This would have been a much better book if "Monster" Kody Scott had never converted to Islam and then used it as a get-out-of-jail-free card as far as his own redemption goes.

As it is, his recollections of being a Crip and killing lots and lots of people (mostly other Crips from rival sets, but some Bloods, and a few civilians, too) are tempered by constant non-reflection, in which he states that he is now a Muslim and has made a personal and political transformation. He never really elaborates
I'm still not sure I've articulated a coherent opinion of this, but I can tell you I didn't like it. Certainly it is glimpse of a world that most people have never and will never see. And unlike many memoirs written by non-authors, it is not poorly written (the vast number of characters whose names you'll never remember not withstanding). But I just found myself feeling angrier and angrier with Kody/Monster/Sanyika for his total failure to grasp the big picture and his role in it, whether as a g ...more
Ryan Newfell
For the first two-thirds of this book I literally couldn't put it down. The matter-of-fact, neutral, emotion-less way that Kody tells of the harrowing cold-blooded acts he committed is compelling and makes you want to read more. Then you get sick of it. Then it's no longer fascinating and you realize *semi-spoiler* Kody, ahem, "Sanyika", doesn't give a crap about anything he did. You think maybe he's coming to redemption towards the end, but just because he finds religion he doesn't accept who h ...more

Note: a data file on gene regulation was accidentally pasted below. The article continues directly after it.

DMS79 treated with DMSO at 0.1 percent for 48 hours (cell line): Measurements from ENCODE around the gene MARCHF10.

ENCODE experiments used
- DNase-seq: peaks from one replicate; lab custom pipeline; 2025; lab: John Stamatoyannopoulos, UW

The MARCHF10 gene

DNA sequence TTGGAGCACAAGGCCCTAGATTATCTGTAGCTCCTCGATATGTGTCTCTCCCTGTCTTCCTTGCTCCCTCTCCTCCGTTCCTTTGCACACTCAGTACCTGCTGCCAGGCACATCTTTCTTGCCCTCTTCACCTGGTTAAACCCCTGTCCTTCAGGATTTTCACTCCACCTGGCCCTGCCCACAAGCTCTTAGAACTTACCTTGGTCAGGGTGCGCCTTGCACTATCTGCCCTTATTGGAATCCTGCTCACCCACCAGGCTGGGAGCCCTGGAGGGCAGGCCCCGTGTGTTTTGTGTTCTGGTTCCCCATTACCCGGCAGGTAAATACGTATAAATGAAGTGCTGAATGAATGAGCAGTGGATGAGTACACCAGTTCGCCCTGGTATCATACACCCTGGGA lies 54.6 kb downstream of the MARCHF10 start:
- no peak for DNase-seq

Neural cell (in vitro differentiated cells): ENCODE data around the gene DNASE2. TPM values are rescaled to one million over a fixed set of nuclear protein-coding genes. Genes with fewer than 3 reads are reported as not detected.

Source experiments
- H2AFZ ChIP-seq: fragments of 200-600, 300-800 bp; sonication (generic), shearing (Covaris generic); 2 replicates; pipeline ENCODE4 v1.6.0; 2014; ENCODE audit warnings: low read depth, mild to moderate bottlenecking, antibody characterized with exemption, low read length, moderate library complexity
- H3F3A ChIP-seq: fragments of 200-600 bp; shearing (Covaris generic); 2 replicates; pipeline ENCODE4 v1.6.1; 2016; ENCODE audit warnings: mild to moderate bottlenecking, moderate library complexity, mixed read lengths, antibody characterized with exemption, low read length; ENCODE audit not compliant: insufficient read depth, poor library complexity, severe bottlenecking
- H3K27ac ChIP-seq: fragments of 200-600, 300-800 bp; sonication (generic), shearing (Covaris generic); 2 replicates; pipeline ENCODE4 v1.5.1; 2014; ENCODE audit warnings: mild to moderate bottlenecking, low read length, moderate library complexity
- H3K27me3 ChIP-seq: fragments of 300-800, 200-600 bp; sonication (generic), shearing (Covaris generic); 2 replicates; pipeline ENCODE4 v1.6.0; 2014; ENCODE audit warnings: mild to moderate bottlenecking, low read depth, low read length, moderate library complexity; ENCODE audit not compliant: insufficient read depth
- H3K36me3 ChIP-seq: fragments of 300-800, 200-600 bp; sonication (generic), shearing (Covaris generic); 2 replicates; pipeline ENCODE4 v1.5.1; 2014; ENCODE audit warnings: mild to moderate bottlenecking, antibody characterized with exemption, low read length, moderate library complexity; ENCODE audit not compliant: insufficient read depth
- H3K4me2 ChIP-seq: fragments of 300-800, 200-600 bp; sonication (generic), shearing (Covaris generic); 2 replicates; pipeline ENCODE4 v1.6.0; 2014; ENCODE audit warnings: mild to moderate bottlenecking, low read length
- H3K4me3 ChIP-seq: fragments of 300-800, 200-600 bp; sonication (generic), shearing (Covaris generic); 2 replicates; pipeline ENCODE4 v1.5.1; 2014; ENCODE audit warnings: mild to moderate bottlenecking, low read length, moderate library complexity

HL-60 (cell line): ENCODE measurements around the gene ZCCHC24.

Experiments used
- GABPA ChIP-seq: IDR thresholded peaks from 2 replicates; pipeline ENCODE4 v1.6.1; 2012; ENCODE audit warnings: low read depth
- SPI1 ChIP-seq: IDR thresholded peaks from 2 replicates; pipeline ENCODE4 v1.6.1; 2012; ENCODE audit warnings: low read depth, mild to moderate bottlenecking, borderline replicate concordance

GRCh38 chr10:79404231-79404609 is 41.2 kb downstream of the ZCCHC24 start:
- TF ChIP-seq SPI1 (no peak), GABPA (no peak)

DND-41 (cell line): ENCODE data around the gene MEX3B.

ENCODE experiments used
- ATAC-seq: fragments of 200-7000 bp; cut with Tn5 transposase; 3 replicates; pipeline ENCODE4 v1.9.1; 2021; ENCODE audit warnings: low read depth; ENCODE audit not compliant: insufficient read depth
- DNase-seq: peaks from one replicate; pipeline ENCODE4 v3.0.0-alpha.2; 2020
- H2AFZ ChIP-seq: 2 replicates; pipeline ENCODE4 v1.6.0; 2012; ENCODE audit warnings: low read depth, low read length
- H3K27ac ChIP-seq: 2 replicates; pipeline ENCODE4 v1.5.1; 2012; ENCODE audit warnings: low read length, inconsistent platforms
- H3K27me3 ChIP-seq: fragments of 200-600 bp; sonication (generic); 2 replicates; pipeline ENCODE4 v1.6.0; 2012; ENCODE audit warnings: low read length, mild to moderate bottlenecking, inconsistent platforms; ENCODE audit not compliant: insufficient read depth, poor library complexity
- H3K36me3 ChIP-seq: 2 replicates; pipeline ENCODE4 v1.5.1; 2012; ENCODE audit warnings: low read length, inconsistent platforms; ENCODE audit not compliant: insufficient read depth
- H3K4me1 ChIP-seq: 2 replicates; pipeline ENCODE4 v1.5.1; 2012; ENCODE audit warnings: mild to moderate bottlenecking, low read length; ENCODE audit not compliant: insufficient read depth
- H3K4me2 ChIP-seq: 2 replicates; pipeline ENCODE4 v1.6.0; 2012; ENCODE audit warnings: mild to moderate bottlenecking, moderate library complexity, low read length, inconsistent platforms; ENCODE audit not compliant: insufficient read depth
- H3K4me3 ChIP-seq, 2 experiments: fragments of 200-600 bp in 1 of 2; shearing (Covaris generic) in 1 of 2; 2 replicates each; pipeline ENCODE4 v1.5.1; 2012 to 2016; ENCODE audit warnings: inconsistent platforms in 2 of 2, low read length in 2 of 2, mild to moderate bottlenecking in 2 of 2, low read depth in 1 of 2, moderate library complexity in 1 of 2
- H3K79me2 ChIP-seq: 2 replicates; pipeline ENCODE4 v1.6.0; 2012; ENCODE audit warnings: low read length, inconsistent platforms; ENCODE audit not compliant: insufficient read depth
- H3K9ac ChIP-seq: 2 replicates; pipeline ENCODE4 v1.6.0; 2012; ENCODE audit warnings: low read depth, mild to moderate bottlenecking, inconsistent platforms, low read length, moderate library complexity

I read this at the recommendation of a couple colleagues: teachers, who wished to see this book added to their school library collection. After reading it, I can honestly say that this is one book that should never find its way into a teenager's hands without serious consideration and guidance. It is a very dark and twisted look inside the mind of a dark and twisted (and currently incarcerated) individual. If one is looking for gang memoirs, there are better ones out there that could serve as in ...more